What methods are used to promote patient and family involvement in healthcare regulation? A multiple case study across four countries
Peer reviewed, Journal article
MetadataShow full item record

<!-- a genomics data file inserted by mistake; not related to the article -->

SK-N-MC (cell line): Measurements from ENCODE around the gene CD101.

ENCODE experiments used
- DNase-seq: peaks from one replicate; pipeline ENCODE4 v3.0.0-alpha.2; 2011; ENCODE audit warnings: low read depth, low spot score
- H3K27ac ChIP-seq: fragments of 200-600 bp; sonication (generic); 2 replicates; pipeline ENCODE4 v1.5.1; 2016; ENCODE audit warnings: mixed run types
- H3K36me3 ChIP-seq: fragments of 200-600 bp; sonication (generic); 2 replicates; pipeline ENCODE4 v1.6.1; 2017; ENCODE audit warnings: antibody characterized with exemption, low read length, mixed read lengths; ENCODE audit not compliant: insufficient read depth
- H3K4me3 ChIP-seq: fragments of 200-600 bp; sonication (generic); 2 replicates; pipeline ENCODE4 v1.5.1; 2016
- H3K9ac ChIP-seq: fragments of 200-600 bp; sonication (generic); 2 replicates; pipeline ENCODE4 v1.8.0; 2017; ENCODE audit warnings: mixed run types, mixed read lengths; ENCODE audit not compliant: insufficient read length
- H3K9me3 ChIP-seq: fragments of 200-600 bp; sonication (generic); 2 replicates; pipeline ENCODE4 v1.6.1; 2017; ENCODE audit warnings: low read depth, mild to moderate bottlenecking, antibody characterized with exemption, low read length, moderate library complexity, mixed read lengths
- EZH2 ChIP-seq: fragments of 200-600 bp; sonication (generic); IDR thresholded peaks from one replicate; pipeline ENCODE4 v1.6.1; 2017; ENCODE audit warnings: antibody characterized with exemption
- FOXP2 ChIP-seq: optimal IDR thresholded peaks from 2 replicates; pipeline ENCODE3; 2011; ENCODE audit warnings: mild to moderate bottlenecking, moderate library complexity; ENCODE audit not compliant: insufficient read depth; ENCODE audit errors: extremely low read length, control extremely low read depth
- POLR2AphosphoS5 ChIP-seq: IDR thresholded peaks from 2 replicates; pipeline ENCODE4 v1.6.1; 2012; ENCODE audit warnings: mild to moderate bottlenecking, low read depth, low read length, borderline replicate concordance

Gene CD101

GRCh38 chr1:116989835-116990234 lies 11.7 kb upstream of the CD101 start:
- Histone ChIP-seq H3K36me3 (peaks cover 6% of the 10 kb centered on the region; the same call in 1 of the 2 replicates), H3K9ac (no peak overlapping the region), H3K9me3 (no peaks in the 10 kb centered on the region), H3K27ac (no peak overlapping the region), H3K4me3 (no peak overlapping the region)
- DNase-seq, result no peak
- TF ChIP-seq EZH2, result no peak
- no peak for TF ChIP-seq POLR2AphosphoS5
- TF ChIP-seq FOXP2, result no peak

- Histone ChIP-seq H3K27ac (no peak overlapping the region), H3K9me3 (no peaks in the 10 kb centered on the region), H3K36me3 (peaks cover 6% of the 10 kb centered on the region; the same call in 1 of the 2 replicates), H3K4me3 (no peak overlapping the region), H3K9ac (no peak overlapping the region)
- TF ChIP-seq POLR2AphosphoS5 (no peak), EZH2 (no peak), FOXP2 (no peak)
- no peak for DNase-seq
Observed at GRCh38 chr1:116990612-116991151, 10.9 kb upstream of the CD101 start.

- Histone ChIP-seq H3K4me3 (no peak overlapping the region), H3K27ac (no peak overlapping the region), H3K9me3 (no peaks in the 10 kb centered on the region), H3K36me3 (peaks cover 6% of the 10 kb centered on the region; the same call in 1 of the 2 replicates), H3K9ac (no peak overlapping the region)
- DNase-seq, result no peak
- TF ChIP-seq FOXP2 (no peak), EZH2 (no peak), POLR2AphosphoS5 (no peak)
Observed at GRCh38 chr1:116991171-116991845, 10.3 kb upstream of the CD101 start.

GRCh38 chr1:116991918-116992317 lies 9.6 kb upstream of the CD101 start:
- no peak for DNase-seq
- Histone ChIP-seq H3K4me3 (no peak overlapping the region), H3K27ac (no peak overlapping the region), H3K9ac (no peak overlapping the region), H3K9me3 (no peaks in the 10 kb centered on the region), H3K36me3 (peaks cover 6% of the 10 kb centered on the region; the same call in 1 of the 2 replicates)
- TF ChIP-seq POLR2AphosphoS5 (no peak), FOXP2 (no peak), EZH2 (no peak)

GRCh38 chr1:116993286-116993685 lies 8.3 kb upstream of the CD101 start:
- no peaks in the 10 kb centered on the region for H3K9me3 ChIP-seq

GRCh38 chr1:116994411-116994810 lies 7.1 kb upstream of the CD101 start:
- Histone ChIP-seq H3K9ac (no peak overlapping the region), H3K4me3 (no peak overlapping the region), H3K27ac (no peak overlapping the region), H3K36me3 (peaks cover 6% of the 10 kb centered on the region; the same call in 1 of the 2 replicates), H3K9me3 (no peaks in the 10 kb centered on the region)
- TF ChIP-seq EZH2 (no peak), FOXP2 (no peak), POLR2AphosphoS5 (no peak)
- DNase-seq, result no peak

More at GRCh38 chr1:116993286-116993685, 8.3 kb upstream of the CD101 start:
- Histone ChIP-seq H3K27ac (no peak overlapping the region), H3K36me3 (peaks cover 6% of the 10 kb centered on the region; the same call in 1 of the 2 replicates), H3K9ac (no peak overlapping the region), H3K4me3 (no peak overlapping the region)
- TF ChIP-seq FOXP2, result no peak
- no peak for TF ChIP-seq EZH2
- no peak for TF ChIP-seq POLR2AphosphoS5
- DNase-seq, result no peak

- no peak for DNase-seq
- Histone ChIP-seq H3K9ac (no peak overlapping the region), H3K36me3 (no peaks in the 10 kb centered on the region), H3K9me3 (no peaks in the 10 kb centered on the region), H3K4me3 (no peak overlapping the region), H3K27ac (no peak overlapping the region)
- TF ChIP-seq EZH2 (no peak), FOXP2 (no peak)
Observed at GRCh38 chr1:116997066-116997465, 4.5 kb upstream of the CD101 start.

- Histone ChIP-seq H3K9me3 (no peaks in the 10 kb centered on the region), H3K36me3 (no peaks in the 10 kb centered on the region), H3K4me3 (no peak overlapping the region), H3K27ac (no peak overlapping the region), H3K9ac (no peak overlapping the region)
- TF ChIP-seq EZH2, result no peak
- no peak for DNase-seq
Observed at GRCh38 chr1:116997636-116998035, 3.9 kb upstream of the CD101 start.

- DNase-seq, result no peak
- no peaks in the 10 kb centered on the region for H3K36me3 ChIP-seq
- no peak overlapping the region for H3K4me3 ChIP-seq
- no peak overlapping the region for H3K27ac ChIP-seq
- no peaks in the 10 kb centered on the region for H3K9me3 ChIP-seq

Abstract Background: In the regulation of healthcare, the subject of patient and family involvement figures increasingly prominently on the agenda. However, the literature on involving patients and families in regulation is still in its infancy. A systematic analysis of how patient and family involvement in regulation is accomplished across different health systems is lacking. We provide such an overview by mapping and classifying methods of patient and family involvement in regulatory practice in four countries; Norway, England, the Netherlands, and Australia. We thus provide a knowledge base that enables discussions about possible types of involvement, and advantages and difficulties of involvement encountered in practice. Methods: The research design was a multiple case study of patient and family involvement in regulation in four countries. The authors collected 1) academic literature if available and 2) documents of regulators that describe user involvement. Based on the data collected, the authors from each country completed a pre-agreed template to describe the involvement methods. The following information was extracted and included where available: 1) Method of involvement, 2) Type of regulatory activity, 3) Purpose of involvement, 4) Who is involved and 5) Lessons learnt. Results: Our mapping of involvement strategies showed a range of methods being used in regulation, which we classified into four categories: individual proactive, individual reactive, collective proactive, and collective reactive methods. Reported advantages included: increased quality of regulation, increased legitimacy, perceived justice for those affected, and empowerment. Difficulties were also reported concerning: how to incorporate the input of users in decisions, the fact that not all users want to be involved, time and costs required, organizational procedures standing in the way of involvement, and dealing with emotions. Conclusions: Our mapping of user involvement strategies establishes a broad variety of ways to involve patients and families. The four categories can serve as inspiration to regulators in healthcare. The paper shows that stimulating involvement in regulation is a challenging and complex task. The fact that regulators are experimenting with different methods can be viewed positively in this regard.